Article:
The Athens BlueBuilding
Athens BlueBuilding brings a splash of style to a neighborhood on the cusp of a new tradition. The large neighborhood known as home to the Panathenaic Stadium crackles with restaurants, cafes and cultural highlights such as the Goulandris Museum, opening fall 2019.
Many of the apartment buildings in Pagrati are of the polykatoikia, or typical Athenian apartment block style but Athens BlueBuilding brings a colorful counterpoint to those. With Athens BlueBuilding the renowned Athens-based architectural team of Demetrios Issaias and Tassis Papaioannou has literally elevated the stature of Efranoros Street, one of the main streets of Pagrati (its “other half” is Eratosthenous Street, which slopes downward from little Plastiras Square leading to the busy Leof. Vasileos Konstantinou boulevard and southern entrance to the National Garden). Papaioannou has said “buildings are never neutral but rather every one of them speaks in a revealing fashion about the causes that bring them to life.” Here, we have a bright pop of color in an urban district teeming with activity, thus amplifying the whole sensory experience.
It’s an organic addition to a neighborhood that celebrates eccentricity, discreetly but resolutely. The bohemian spirit of the bars and cafes along nearby Archimidous Street (right behind the stadium) and Varnava Square seem to invite new wrinkles on classic urban aesthetics. Here on Efranoros Street (named for an ancient Greek artist, by the way), an irregularly shaped plot of land in an already crowded area created some unique, Manhattan-style challenges for the architects. But it mean there could be balconies in both the front and back of each apartment. The semi-cylindrical central staircase, is projected as a separate element of the whole composition, with its exterior painted blue which makes it a fitting complement to the blue of the Athens sky. The sliding wooden façade screens provide not only protection from the strong sunlight but also optical isolation from the buildings across the street. Add to this an expansive roof terrace with sweeping views of Ardittou Hill, the Acropolis and Mount Lycabettus and the effect is that of having a calm and aesthetically refreshing perch in the heart of the city—a place to rest and recharge before exploring all that Athens has to offer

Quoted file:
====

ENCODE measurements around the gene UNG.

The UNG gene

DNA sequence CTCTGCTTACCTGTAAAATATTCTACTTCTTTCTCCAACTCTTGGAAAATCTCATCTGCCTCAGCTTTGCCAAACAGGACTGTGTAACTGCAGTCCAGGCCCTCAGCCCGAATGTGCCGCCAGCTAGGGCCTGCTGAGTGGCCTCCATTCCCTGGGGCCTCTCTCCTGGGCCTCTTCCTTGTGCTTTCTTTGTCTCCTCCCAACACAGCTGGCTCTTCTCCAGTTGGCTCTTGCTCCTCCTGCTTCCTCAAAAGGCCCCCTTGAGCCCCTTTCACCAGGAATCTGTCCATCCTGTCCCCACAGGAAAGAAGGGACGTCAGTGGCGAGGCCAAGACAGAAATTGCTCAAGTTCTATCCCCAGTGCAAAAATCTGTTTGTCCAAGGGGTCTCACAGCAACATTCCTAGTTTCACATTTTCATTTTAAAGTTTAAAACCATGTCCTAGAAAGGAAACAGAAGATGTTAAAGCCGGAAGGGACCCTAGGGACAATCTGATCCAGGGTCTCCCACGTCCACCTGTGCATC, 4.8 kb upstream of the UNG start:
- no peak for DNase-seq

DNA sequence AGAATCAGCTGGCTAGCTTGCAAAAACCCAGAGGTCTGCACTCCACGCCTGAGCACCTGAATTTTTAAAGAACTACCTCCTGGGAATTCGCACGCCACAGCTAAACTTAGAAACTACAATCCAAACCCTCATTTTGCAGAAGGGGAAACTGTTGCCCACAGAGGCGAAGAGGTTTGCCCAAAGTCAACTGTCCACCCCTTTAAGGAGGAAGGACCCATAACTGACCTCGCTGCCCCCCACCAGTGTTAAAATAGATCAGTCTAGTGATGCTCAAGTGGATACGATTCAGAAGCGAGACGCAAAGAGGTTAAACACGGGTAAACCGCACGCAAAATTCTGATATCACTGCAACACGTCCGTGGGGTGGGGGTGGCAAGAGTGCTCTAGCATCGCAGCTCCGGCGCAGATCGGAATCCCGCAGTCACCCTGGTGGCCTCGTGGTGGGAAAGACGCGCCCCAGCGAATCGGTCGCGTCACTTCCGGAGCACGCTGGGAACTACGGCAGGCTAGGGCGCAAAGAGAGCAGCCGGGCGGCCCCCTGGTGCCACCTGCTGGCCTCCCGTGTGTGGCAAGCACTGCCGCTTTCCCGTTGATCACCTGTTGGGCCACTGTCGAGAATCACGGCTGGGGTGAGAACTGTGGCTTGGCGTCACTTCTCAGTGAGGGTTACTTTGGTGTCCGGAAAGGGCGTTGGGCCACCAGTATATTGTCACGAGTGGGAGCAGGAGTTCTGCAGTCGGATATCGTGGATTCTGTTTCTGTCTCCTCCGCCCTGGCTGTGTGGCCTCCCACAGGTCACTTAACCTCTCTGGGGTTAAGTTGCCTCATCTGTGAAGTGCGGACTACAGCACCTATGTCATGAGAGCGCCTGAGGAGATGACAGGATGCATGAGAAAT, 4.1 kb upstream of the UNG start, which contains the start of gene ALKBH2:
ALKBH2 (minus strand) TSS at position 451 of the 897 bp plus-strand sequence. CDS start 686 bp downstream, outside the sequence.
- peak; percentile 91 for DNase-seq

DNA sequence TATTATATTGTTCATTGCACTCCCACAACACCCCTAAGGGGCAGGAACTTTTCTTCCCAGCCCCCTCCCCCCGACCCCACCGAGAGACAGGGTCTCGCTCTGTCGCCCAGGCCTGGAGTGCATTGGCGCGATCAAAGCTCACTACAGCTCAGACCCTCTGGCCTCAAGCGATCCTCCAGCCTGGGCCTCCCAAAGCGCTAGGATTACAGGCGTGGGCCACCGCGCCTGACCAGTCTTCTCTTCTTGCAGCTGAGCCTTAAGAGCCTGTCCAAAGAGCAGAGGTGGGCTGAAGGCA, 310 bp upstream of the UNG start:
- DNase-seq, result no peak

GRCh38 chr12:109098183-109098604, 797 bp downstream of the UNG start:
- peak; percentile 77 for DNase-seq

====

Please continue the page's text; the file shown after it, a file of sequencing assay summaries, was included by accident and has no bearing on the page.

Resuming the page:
Artful Accents at Athens BlueBuilding
Among Greek contemporary artists in the postwar period, none has left a bigger mark on the Greek capital than Alekos Fassianos. Born in Athens in 1935, the “Fassianos look” is instantly recognizable thanks to its singular but ever-evolving iconography blending references to Greek mythology and ancient painting with evocative allusions to the history of modern Greece. He has been variously inspired by gods and goddesses, by the traditional Greek “karagiozis” folk puppets, ancient ruins and romantic café tables. With Fassianos the “myth of Greekness,” however open to interpretation that may be, is something in which to revel. The light-drenched Greek summer, a rider on a horse frolicking next to the waves, a handsome sailor or a voluptuous couple in love: through his art he awakens the full spectrum of the Greek spirit, often in vibrant splashes of blue or red or even gold leaf. Bees and fish, peaches and dragons, all part of the physicality and also unseen energy of a Greek island getaway and all making appearances in the artist’s richly varied typologies. You may have spotted his winged and buff bronze male figures eyeing each other underground in the Metaxourgio metro station, or a coppery cutout of a more contemporary Athenian man about town with flowing scarf and bicycle rising above the urban fray on Aiolou Street. Classical ideals, modern accoutrements: Whenever you are in central Athens today, you’re really in Fassianos country.
The artist has lived in Paris, of course—Fassianos has also been honored by the French Government with the Grand Cross of Knight of Arts and Letters— but Athens is the city Fassianos calls home. Which makes a sojourn of any length at Athens BlueBuilding not only a way to experience Athens at its most unequivocally Athenian, in the heart of the Pagrati neighborhood that’s always brimming with life, but also to enjoy some of Fassianos’s unique artistic flourishes, such as the larger-than-life metallic blue heads sizing each other up at the building’s entrance, or the stylized dragons doing the same but above a viewing bench on the rooftop, with the Acropolis in the distance. Writing in “For a Deregulated City” in 2004 Fassianos said “there is great anarchy in our city. If there were some kind of discipline in building then the whole town would make more sense,” adding that “it might be nice for people to walk into a metro station and see interesting designs, or a bench designed so that it makes you want to sit there—things to make the urban environment more attractive.”
At Athens Blue, the anarchy of the Athens metropolis is gently held at bay and gets an aesthetic reboot too. In concert with the creature comforts of the apartments, it is both a restful and revitalizing way to stay. “Papaioannou [the architect behind Athens BlueBuilding] and I have a shared sensitivity,” Fassianos says—“even knowing that we cannot save the world, we can perhaps give people a brighter outlook on tomorrow.”